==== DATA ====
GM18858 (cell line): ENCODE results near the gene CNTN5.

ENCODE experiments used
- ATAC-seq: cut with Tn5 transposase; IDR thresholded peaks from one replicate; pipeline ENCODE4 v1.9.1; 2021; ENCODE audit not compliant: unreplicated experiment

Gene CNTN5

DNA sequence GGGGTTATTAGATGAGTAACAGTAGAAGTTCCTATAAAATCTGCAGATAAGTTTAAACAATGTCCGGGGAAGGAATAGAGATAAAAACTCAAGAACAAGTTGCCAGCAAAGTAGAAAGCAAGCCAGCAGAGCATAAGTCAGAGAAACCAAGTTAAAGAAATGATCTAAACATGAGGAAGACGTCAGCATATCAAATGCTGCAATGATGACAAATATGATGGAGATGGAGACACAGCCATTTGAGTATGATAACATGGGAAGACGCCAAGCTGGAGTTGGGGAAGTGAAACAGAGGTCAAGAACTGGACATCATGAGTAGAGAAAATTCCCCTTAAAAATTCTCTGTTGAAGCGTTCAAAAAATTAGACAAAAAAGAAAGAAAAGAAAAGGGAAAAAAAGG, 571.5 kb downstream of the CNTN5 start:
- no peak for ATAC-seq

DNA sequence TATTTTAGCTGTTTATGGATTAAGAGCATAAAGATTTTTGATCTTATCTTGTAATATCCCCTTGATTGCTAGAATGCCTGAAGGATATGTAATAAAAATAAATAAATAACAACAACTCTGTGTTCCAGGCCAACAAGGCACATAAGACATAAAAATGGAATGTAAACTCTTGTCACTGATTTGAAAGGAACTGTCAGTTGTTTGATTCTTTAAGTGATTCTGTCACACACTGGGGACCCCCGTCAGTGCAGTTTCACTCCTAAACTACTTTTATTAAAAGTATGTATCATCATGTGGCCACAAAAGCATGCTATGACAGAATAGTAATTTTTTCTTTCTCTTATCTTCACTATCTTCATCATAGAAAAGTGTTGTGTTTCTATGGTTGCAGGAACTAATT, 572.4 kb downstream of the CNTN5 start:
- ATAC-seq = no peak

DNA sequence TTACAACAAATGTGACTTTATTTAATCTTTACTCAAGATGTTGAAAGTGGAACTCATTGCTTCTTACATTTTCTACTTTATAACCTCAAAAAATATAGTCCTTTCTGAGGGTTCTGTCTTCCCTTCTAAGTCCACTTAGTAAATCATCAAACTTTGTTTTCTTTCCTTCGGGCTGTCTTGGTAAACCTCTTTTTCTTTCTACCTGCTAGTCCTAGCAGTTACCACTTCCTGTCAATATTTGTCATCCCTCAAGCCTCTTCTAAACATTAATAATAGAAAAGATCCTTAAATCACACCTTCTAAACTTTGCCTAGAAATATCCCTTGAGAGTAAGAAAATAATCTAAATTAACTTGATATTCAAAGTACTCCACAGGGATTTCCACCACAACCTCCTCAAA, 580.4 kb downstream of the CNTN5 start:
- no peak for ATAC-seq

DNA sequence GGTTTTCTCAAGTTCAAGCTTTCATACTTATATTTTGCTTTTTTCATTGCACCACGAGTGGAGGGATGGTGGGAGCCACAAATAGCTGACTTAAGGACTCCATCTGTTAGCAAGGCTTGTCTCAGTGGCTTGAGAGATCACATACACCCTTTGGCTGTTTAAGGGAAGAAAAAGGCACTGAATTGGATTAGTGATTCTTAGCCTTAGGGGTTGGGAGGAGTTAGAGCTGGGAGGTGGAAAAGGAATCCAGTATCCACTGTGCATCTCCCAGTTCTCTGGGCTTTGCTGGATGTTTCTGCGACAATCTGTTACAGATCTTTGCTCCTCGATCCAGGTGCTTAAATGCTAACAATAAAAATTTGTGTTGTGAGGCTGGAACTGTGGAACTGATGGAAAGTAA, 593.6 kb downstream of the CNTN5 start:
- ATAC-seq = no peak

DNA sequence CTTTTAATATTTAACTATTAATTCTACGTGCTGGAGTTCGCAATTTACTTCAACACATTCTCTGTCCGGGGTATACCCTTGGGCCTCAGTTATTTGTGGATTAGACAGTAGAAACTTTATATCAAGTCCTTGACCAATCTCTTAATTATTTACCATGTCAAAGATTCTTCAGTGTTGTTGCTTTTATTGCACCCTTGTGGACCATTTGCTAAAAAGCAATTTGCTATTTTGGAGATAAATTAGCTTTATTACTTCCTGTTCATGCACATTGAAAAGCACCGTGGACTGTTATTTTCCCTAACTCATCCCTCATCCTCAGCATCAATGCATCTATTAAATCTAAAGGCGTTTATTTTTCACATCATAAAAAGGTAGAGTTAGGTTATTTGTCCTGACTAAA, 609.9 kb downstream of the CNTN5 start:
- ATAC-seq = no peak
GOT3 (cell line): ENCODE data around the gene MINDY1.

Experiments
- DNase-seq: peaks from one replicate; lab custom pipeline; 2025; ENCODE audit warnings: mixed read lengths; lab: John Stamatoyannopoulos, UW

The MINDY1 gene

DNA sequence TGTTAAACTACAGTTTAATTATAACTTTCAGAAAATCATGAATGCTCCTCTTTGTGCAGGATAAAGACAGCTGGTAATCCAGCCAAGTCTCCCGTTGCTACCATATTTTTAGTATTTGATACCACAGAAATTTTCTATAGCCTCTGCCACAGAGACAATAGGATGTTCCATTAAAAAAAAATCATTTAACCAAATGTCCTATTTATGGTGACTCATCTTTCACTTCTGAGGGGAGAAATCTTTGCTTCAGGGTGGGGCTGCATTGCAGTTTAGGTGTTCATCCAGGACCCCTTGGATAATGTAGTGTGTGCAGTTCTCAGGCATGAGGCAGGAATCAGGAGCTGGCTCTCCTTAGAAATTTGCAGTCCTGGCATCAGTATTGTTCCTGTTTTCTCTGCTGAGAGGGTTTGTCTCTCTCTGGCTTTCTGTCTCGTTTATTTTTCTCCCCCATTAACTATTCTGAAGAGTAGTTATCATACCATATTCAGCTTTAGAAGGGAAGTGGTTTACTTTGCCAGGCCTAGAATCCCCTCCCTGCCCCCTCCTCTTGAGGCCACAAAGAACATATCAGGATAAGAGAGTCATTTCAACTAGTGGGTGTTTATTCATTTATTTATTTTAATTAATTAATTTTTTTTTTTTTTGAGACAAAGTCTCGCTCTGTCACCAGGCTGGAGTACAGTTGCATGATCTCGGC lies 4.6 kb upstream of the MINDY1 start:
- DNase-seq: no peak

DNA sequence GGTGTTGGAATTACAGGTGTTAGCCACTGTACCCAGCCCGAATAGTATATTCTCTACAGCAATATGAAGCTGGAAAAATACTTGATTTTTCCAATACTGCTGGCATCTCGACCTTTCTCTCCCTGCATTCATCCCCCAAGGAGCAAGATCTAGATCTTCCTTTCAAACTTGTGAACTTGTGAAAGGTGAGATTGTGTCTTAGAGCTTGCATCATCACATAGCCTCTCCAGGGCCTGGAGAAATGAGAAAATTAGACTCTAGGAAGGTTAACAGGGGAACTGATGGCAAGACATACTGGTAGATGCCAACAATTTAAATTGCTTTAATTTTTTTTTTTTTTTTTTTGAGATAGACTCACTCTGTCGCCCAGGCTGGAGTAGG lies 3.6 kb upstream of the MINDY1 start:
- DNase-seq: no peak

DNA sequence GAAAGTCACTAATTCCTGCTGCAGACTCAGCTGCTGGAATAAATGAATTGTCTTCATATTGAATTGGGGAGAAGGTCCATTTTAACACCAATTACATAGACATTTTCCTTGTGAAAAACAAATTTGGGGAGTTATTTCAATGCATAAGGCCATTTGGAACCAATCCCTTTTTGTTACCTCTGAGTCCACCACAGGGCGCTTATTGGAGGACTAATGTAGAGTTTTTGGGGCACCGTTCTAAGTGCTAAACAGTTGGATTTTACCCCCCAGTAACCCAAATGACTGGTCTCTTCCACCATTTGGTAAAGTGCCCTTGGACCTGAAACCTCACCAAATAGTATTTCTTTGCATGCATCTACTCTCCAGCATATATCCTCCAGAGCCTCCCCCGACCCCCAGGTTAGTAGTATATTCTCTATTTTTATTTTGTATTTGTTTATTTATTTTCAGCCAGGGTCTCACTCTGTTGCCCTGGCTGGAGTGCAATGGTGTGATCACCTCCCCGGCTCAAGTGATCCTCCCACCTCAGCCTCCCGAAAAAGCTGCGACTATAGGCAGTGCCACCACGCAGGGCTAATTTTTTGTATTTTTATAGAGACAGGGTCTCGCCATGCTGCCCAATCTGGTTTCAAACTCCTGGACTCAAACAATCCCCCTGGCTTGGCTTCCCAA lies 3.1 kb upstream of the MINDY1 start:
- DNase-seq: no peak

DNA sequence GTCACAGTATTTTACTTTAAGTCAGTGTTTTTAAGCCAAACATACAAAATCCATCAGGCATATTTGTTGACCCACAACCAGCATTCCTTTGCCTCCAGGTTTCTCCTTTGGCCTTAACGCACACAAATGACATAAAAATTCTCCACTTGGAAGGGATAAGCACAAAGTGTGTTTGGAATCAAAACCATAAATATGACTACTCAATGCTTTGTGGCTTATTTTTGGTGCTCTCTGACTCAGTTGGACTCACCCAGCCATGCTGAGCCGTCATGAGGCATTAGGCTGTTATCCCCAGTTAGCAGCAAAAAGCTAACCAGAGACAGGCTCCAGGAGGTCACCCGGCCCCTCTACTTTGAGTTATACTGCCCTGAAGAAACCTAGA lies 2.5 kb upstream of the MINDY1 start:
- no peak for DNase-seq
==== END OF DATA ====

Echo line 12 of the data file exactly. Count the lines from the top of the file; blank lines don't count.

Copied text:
- ATAC-seq = no peak